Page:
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Habitat manipulation and rodent damage control: reducing rodent damage in Australian macadamia orchards
conference contributionposted on 2003-01-01, 00:00 authored by John WhiteJohn White, J Wilson, K Horskins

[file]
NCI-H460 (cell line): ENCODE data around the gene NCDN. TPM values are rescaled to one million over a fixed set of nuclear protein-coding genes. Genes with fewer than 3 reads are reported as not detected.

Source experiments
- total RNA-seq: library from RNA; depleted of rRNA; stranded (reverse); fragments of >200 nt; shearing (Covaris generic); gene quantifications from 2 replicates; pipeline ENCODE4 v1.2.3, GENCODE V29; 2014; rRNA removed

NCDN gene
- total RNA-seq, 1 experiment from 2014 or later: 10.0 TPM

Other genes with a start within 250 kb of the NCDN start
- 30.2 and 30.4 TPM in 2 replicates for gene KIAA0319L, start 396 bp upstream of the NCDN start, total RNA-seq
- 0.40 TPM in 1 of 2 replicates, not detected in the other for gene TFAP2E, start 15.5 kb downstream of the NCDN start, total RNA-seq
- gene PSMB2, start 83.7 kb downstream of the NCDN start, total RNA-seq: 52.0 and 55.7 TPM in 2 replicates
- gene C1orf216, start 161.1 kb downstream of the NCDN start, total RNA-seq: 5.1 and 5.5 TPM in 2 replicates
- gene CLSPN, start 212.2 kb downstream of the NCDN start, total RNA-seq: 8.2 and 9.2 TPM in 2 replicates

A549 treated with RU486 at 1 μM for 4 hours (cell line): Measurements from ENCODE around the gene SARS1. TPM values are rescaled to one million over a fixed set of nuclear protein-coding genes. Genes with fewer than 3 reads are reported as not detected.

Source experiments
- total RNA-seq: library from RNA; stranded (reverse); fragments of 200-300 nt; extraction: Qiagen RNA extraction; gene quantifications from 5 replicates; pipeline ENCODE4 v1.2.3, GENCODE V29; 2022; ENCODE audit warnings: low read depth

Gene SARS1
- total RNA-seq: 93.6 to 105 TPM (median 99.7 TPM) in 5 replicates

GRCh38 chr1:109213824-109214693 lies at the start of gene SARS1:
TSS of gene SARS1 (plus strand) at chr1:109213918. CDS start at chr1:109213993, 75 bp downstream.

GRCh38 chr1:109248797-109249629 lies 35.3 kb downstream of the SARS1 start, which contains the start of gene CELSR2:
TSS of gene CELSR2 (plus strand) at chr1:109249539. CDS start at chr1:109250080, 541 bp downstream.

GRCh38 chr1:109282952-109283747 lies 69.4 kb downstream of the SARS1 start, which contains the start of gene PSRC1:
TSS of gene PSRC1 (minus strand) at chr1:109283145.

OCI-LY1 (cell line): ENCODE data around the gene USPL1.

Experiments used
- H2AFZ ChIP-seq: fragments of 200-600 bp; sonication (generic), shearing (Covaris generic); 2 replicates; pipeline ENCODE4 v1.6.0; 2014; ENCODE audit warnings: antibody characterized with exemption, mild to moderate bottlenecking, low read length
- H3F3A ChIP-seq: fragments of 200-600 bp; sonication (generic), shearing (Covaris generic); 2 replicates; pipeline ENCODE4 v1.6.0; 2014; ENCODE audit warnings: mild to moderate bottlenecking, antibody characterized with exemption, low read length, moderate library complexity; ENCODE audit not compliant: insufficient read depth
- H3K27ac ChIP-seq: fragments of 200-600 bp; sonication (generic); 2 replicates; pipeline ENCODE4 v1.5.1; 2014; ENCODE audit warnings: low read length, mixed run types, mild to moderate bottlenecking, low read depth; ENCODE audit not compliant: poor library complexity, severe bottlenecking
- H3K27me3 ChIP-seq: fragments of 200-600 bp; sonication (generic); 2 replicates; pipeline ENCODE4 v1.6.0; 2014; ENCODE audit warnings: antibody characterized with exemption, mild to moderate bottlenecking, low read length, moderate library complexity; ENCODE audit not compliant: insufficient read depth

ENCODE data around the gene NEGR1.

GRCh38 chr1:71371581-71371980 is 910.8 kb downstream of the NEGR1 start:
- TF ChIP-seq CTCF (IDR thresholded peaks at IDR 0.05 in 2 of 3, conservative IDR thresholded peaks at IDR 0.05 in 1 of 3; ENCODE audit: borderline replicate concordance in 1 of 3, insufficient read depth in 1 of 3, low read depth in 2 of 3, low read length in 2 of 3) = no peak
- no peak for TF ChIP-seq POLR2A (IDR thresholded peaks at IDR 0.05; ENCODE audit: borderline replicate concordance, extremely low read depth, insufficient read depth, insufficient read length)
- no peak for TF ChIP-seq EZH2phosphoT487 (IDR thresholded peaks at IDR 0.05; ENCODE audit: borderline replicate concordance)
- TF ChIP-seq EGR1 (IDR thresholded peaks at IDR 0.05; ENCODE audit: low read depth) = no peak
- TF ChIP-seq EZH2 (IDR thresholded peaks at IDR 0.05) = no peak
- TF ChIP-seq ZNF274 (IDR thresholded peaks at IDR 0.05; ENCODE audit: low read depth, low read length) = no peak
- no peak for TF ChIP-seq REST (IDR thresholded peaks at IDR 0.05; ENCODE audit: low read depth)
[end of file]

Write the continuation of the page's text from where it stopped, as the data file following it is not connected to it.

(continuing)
This paper examines the relationship between adjacent non-crop vegetation and rodent (Rattus rattus) damage in Australian macadamia (Macadamia integrifolia) orchard systems. Orchards adjacent to structurally diverse, non-crop vegetation dominated by woody weeds exhibited significantly higher damage when compared to orchards adjacent to managed grasslands. This relationship formed the basis for a rodent damage reduction strategy utilising habitat manipulation. Structurally diverse, non-crop habitats were modified to grasslands leading to a reduction in rodent damage of 65%. This strategy was cost-effective and has the potential to be long-term with minimal effort needed to maintain sites in a modified state. Habitat manipulation is a process whereby the resource load in a system is reduced and hence rodent densities cannot reach levels where they cause significant crop damage. This paper provides empirical evidence to support habitat manipulation as a practical, cost-effective control strategy for rodent pests.